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Beyond BLS

Beyond BLS briefly summarizes articles, reports, working papers, and other works published outside BLS on broad topics of interest to MLR readers.

February 2020

I’ll be back . . . for your job

Summary written by: Cody Parkinson

The portion of national income that goes to workers, also known as the labor share, has decreased from about 63 percent in 2000 to 56 percent in 2018. One reason for the decline may be the loss of workers’ bargaining power as a result of outsourcing and offshoring, declining union membership, and noncompete clauses that restrict worker mobility. Another potential factor for the reduced labor share is automation. In “Are workers losing to robots?” (FRBSF Economic Letter, Federal Reserve Bank of San Francisco, September 30, 2019), Sylvain Leduc and Zheng Liu examine the contribution of automation to the declining labor share as a result of reduced bargaining power.

Traditional economic models suggests that increased productivity due to automation raises wages. Labor supply and demand would stabilize and eventually lead to full employment, and workers would be compensated for the added production. Using nonfarm payroll employment data from the U.S. Bureau of Labor Statistics, Leduc and Liu reevaluate the traditional correlation between automation and wages. They use a revised economic model that accounts for shifting bargaining power, technological improvements, and job search frictions. The model also includes inputs such as quarterly unemployment data, job vacancies, real wage growth, and labor productivity growth to help assess the role of automation.

Using the updated model, the authors compare the actual change in the labor share from 1985 to 2018 with the change in labor share if automation is kept constant at its long-run average. Leduc and Liu find that without automation, the labor share would have been around 59.5 percent in 2018, which is higher than the actual 56.0-percent labor share. The model implies that businesses are more likely to automate during economic expansions and less likely to automate during recessions. This cycle would lead to less bargaining power for employees during good economic conditions because businesses can simply automate the position. Reduced bargaining power lowers wages. The model also shows that productivity would have risen less and wages more had automation not become more prevalent over the previous two decades.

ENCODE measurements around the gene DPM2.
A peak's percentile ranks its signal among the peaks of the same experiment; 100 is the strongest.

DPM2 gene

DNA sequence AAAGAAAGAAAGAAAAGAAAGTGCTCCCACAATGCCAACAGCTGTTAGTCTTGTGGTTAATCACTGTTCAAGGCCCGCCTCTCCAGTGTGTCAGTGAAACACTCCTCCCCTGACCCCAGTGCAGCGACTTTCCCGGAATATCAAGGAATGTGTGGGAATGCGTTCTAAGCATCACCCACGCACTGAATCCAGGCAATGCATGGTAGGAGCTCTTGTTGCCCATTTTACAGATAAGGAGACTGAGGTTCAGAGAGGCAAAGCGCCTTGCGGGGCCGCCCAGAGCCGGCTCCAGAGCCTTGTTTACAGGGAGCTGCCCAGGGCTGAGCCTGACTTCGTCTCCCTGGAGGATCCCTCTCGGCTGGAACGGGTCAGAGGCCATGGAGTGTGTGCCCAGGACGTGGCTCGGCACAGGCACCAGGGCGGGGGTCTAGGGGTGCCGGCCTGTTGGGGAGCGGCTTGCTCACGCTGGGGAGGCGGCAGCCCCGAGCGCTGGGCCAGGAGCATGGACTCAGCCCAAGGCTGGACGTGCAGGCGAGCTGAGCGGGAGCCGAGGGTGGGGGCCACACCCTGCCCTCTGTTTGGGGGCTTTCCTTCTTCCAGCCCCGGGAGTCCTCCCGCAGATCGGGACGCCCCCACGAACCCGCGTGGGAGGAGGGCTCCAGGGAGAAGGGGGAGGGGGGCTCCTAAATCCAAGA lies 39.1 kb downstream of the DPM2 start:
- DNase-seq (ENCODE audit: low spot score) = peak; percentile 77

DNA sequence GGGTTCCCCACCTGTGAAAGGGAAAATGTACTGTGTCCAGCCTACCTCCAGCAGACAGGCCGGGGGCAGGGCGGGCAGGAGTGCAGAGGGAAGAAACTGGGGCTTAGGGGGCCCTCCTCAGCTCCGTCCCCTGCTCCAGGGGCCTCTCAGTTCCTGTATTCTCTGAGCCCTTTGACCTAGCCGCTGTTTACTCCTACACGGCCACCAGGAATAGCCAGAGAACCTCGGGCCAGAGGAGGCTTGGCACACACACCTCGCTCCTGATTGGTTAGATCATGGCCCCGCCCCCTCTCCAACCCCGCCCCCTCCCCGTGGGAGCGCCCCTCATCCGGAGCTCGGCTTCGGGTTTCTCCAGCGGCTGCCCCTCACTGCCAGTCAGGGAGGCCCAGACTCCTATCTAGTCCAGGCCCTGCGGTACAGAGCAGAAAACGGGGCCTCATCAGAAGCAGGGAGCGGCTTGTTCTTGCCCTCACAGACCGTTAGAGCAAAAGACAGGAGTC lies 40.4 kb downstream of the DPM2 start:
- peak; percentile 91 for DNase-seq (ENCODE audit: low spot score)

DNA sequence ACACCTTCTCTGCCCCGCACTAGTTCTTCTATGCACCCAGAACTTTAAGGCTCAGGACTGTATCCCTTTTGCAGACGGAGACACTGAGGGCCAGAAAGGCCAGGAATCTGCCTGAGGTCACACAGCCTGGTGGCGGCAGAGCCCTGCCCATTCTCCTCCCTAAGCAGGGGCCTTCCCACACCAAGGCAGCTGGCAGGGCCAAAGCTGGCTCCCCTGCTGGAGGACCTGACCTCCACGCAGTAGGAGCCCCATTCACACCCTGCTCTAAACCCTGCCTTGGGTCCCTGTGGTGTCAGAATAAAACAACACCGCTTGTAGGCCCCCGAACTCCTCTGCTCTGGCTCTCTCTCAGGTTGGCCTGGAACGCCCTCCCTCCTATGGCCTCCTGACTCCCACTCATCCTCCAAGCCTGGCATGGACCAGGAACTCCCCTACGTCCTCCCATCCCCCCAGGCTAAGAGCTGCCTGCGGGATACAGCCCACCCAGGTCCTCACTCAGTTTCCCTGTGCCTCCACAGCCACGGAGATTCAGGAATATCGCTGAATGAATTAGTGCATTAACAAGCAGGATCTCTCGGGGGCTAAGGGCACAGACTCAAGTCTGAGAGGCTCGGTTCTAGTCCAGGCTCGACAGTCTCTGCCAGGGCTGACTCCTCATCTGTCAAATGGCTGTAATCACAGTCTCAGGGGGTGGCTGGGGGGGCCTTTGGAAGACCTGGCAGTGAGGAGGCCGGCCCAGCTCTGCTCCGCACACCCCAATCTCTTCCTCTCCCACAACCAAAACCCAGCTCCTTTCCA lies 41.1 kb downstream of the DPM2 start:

Although automation has lowered the labor share, it has also contributed to the decline in unemployment in recent years. Leduc and Liu argue that the option to automate a position generates an incentive for firms to create jobs because automation is a reliable fallback should the job search be unsuccessful. While some jobs are lost to automation, others are created because of it.

Consistent with other research on the topic, Leduc and Liu’s model finds that the labor share is reduced as increases in automation restrain wages. Since 2000, the labor share has decreased approximately 7 percentage points. The decline accelerated during the Great Recession (2007–09). As firms choose to automate jobs, workers’ bargaining power decreases. Despite increased productivity, “automation contributed substantially to the decline in the labor share since the early 2000s.”